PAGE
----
From lift off to impact: Evolving our approach to impact measurement
When Power to Change started in 2015, the Board took virtually all of the grant decisions. This month we abolished the Board Grants Committee. Now we're 100% focused on impact. Here’s why.
Power to Change was set up in 2015 with a £150m endowment to support and invest in community businesses. Within less than six months, we had launched our first £9m fund, snappily titled the Initial Grants Programme. The response was huge – with over 750 organisations applying for the 40 grants available. Processing these applications proved something of a challenge for the five staff then in post. But they had the active support of our Board of Trustees, who in those days reserved all virtually grant award decisions to themselves.
Of course, it is not unusual for Foundation Trustees to get deeply involved in grant-making. But as Power to Change recruited more staff and grew in size, this model began to feel increasingly outmoded. So we moved to the next level.
By 2017 the situation had reversed, with most grant decisions being taken by Power to Change staff or our delivery partners. The role of the Board Grants Committee changed from one of decision-making to one of review and scrutiny, keeping close tabs on expenditure levels and ensuring grants were aligned with our regulations and charitable objects. So far so standard, you might think.
Yet the behaviours and controls we had adopted as a smaller team just didn’t make sense as we grew. They were slowing us down, making us focus on the wrong things. On the number and financial value of grants made, not their impact and social value. Our original remit from the (then) Big Lottery Fund was to be ‘more than a funder’. Yet when we talked about ourselves, we too often did so through the lens of our funding activities, not in terms of our overall impact on the community business marketplace. So we decided to move to the next level again. To prepare for impact.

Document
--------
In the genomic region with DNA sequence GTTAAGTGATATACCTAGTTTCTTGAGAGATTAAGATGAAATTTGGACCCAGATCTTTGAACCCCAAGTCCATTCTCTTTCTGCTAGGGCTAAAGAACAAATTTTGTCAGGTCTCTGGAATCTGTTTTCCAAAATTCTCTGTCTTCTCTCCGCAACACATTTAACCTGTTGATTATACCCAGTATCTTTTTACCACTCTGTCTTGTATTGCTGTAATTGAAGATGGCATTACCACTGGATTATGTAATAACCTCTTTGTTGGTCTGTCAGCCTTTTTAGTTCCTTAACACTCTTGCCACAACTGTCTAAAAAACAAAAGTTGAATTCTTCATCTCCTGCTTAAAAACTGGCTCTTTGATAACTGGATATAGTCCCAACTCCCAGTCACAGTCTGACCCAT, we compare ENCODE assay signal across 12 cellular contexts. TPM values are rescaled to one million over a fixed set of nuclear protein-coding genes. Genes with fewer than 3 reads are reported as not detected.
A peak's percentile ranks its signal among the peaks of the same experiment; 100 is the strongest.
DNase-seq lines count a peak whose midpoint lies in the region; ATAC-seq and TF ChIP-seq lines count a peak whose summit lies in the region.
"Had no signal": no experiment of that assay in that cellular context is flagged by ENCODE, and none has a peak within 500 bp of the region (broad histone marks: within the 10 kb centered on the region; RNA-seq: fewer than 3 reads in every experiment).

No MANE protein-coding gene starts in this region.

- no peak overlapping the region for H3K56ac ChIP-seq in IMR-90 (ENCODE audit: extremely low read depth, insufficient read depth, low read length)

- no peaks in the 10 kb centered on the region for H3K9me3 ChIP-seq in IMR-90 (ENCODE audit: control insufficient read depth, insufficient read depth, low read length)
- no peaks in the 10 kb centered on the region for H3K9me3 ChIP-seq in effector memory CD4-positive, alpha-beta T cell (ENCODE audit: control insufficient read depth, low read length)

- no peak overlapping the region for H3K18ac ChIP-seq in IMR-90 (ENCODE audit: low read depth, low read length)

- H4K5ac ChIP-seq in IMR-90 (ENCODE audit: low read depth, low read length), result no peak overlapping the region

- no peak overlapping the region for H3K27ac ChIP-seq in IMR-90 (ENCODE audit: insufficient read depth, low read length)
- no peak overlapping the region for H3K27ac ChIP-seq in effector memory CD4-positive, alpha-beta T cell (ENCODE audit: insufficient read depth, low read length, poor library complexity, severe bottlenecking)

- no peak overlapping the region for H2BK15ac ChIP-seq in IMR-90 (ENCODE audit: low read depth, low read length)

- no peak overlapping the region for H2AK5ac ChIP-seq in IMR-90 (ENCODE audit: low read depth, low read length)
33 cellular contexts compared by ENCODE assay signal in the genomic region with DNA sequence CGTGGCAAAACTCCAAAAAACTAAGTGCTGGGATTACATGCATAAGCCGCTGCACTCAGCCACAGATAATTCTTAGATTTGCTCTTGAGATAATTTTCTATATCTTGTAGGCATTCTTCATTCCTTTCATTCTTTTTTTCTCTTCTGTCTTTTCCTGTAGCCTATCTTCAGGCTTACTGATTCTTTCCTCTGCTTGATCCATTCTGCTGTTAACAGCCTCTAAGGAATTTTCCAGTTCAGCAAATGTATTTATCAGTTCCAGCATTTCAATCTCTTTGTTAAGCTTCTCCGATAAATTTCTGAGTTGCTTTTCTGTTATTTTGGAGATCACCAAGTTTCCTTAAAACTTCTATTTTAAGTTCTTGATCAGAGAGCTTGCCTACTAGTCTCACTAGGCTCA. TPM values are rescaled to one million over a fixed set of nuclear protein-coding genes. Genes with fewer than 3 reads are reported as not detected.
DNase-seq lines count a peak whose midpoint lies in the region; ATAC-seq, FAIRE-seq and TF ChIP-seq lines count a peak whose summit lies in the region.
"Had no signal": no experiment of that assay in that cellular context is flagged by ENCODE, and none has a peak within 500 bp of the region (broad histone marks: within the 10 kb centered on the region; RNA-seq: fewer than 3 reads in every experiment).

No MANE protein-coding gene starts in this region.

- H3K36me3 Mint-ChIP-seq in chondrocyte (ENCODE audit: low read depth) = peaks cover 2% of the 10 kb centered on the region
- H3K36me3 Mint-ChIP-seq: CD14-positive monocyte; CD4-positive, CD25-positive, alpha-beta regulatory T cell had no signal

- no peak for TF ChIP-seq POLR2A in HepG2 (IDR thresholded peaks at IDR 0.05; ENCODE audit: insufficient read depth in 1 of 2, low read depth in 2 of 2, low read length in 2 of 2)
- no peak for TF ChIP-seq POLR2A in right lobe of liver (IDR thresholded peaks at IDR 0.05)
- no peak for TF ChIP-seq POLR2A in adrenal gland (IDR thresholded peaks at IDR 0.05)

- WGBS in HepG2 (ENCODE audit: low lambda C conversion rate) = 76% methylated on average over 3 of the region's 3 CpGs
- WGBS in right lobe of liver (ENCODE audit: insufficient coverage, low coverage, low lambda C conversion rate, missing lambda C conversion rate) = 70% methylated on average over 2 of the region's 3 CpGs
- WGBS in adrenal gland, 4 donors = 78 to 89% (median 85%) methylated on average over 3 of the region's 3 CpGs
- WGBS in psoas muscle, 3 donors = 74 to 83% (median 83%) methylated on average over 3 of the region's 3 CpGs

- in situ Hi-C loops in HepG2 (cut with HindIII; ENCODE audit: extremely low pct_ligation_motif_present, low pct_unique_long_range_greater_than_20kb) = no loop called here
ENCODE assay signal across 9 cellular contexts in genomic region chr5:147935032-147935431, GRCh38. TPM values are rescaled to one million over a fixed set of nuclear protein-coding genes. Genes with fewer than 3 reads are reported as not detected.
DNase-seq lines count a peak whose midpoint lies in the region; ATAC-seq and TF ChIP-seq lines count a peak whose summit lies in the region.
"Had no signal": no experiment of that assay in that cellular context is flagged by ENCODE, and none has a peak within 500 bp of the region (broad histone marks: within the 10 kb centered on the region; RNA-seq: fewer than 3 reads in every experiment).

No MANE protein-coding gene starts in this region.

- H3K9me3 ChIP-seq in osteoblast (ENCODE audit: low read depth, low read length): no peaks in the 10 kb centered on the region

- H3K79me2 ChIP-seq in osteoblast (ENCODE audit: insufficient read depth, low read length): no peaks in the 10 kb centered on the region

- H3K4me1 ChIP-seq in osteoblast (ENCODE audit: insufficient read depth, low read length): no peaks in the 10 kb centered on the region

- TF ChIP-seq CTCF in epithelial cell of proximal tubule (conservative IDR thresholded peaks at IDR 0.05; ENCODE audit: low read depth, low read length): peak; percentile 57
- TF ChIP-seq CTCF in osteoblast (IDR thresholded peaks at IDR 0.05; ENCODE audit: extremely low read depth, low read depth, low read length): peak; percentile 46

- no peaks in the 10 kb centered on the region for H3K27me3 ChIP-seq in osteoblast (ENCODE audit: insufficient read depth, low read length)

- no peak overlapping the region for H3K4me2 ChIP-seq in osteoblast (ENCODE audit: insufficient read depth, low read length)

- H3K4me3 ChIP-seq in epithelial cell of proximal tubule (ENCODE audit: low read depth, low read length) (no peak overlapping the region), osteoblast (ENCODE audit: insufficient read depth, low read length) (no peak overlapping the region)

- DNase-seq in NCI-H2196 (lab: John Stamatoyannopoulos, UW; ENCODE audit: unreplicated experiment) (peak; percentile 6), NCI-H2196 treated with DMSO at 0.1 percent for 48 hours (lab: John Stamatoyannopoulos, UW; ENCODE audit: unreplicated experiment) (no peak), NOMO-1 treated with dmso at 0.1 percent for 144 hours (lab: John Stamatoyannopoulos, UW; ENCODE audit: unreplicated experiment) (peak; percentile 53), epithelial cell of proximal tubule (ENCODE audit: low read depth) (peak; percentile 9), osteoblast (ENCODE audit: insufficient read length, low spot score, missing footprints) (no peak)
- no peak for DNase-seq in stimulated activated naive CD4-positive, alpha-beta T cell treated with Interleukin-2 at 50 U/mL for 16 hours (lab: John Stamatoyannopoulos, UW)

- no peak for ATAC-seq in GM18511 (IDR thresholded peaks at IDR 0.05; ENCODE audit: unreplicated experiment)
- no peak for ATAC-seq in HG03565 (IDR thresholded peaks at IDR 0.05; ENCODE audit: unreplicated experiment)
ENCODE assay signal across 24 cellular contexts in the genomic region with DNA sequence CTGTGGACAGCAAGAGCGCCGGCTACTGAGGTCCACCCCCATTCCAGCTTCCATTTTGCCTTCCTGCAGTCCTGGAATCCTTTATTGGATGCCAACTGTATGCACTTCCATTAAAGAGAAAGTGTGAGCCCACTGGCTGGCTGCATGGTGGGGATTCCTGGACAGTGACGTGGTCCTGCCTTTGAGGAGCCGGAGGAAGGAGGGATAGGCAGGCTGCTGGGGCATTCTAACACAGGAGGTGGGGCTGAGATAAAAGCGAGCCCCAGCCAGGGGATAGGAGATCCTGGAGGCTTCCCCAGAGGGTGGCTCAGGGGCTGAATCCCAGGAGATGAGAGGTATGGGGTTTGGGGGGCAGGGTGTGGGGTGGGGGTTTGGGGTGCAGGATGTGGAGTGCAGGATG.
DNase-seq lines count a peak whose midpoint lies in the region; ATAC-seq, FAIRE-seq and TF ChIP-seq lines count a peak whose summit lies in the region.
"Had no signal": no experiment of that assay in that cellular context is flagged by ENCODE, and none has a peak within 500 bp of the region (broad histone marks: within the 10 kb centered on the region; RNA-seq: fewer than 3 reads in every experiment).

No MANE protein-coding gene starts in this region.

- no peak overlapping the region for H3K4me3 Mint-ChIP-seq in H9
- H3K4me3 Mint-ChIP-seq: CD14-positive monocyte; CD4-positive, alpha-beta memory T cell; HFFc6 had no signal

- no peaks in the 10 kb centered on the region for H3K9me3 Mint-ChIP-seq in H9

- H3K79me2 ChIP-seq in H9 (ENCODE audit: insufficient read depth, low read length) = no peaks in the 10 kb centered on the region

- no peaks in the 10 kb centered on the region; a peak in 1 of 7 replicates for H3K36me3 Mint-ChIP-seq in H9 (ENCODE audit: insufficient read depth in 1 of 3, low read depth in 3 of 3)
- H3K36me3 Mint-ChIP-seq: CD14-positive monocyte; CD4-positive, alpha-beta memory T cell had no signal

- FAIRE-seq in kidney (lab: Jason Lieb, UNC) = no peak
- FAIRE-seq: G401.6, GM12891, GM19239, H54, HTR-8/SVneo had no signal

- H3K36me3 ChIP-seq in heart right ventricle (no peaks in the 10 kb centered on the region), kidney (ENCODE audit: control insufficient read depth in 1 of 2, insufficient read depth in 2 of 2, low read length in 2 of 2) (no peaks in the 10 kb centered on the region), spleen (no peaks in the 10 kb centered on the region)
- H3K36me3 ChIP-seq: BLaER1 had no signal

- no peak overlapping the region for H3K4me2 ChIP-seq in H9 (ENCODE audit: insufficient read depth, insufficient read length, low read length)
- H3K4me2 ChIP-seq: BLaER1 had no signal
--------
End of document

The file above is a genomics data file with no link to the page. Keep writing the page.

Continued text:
At the start of 2019, we abolished the Board Grants Committee entirely and replaced it with a new ‘Impact Committee’. This committee, which met for the first time on Monday, consists of both staff and Trustees and has a remit to ask:
- is Power to Change helping grantees, and if so, how?
- are we shaping the wider sector, and if so, how?
- are our grantees helping local people, and if so, how?
- are they making local places better, and if so, how?
Each quarter we try and answer one of these four questions. We do so by looking not just at how much money we’re spending through each of our grants programmes but by pulling together evidence from across the organisation: from our regular staff ‘Intelligence Days’, from the research commissioned by our Research Institute, from third-party data that allows us to contextualise and moderate our claims. This provides a real focus. And as we learnt this week (when we looked at the impact we are having on our grantees) it also results in much a richer discussion than simply reviewing figures on a spreadsheet.
The discussion moved away from focusing on individual workstreams towards the bigger picture. No longer asking how many grants had this or that programme made, but asking what impact was across our portfolio? The good news is that there are early signs Power to Change is having a very positive impact on its grantees. Yet it is still too early for us to know whether we are supporting them towards sustainability.
We were also able to identify trends and patterns which influence future programme design. Many of our grantees operate in areas of deprivation and higher unemployment. This impacts upon everything they do: demand for their services, disposable income in their area to buy these services, and the skills available to them through staff and volunteers. We discussed what this means for how we continuously improve our programmes.
We are still on a learning journey with our impact approach. We’ll be sharing more about what we’re doing and learning over the coming weeks. In the meantime, a recent and comprehensive account can be found in our Impact Framework. We’d also love to hear from other funders who have tried something similar.